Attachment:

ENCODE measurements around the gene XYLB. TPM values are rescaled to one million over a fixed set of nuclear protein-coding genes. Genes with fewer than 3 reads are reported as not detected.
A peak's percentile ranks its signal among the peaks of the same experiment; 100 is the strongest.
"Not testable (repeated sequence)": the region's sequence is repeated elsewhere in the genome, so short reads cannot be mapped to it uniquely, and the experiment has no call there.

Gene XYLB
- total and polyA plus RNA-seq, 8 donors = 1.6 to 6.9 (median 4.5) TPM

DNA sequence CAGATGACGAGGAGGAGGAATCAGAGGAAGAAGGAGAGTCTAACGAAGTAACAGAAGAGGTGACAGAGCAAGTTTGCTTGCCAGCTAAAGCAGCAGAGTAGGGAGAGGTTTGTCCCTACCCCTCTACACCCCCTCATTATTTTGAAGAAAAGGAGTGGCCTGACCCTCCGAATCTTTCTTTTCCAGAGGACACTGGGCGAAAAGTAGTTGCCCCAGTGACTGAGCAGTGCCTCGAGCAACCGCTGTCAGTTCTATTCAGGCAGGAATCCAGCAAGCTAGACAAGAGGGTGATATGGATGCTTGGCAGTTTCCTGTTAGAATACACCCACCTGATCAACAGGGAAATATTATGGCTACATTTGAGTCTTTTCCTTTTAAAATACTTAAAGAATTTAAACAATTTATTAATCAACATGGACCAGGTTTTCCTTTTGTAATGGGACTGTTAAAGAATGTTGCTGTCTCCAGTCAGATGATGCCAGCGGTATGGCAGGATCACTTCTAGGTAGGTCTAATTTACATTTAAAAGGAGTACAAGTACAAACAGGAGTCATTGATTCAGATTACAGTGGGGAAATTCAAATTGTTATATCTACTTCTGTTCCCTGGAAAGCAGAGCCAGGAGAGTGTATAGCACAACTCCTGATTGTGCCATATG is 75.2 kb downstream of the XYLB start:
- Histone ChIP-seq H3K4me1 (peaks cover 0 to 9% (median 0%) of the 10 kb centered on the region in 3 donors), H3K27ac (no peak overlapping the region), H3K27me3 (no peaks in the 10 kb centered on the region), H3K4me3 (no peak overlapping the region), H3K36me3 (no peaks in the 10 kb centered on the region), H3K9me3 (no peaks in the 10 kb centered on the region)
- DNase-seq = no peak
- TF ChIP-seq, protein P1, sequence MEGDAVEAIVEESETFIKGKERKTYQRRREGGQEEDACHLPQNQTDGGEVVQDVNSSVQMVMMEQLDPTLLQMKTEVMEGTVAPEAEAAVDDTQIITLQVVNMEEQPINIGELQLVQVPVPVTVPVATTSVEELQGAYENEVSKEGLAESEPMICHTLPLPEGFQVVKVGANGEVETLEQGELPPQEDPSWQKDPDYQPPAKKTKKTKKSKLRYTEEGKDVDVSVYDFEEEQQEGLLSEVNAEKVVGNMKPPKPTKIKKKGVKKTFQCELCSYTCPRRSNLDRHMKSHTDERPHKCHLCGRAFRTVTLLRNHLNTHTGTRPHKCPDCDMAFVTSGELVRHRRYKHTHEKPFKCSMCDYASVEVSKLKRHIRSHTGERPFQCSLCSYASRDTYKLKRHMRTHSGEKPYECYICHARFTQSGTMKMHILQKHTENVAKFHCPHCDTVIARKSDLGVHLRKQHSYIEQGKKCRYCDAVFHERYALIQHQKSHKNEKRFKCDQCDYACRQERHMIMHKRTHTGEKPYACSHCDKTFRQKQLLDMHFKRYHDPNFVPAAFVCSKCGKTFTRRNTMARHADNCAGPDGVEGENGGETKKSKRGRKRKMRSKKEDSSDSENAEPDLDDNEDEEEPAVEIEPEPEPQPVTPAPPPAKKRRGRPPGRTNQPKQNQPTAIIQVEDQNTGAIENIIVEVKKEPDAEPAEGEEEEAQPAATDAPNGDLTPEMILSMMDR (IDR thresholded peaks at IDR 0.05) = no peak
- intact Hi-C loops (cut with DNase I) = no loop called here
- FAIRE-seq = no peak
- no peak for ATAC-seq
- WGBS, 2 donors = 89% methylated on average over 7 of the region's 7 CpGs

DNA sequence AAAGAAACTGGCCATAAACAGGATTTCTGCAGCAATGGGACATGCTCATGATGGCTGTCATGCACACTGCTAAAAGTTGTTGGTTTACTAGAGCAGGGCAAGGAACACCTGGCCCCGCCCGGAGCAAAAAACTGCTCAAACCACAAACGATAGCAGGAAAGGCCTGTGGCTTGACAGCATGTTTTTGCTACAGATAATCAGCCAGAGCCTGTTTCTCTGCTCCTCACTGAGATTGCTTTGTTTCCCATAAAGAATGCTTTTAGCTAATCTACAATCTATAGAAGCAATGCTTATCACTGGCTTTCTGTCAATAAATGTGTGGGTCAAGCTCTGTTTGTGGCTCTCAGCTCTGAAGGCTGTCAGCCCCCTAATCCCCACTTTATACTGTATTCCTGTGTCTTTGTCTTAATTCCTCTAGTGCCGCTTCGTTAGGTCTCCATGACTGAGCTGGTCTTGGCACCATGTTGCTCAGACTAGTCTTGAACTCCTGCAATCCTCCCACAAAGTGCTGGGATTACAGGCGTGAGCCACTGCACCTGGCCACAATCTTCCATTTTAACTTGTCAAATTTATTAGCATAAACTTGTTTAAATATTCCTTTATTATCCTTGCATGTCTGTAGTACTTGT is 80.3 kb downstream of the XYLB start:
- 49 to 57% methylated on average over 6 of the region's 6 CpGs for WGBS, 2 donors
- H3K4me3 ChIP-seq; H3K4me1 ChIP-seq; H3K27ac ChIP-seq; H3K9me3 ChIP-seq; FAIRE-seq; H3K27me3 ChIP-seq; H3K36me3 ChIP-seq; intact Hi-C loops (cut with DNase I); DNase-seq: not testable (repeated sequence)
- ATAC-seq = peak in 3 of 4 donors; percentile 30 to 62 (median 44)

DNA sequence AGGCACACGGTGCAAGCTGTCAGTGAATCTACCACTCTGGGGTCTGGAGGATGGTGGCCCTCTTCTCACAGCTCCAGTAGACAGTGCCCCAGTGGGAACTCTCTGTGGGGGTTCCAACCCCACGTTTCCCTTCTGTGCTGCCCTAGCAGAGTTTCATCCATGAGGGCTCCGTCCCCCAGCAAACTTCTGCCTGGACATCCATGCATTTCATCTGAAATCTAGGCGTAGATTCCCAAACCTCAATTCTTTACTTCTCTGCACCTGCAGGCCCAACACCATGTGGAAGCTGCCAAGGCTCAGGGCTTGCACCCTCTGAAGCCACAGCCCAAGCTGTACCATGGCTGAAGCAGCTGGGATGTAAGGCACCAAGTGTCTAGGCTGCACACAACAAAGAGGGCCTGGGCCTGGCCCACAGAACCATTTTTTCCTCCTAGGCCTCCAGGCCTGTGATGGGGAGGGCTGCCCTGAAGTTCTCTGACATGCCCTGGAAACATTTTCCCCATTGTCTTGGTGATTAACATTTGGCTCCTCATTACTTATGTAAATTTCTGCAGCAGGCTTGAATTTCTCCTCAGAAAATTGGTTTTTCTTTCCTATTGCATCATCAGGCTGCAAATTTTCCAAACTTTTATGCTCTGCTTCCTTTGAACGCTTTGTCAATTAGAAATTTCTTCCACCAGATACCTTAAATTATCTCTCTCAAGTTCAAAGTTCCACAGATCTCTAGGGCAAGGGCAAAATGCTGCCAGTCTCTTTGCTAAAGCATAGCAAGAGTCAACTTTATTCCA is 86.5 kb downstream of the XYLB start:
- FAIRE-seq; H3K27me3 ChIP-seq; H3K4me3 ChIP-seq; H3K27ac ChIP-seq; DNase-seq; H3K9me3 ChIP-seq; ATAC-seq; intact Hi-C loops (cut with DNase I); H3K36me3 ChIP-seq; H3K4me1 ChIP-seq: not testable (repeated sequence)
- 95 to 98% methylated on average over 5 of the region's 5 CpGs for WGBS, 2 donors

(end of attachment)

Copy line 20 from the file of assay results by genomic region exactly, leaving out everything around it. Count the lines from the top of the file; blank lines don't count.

- 95 to 98% methylated on average over 5 of the region's 5 CpGs for WGBS, 2 donors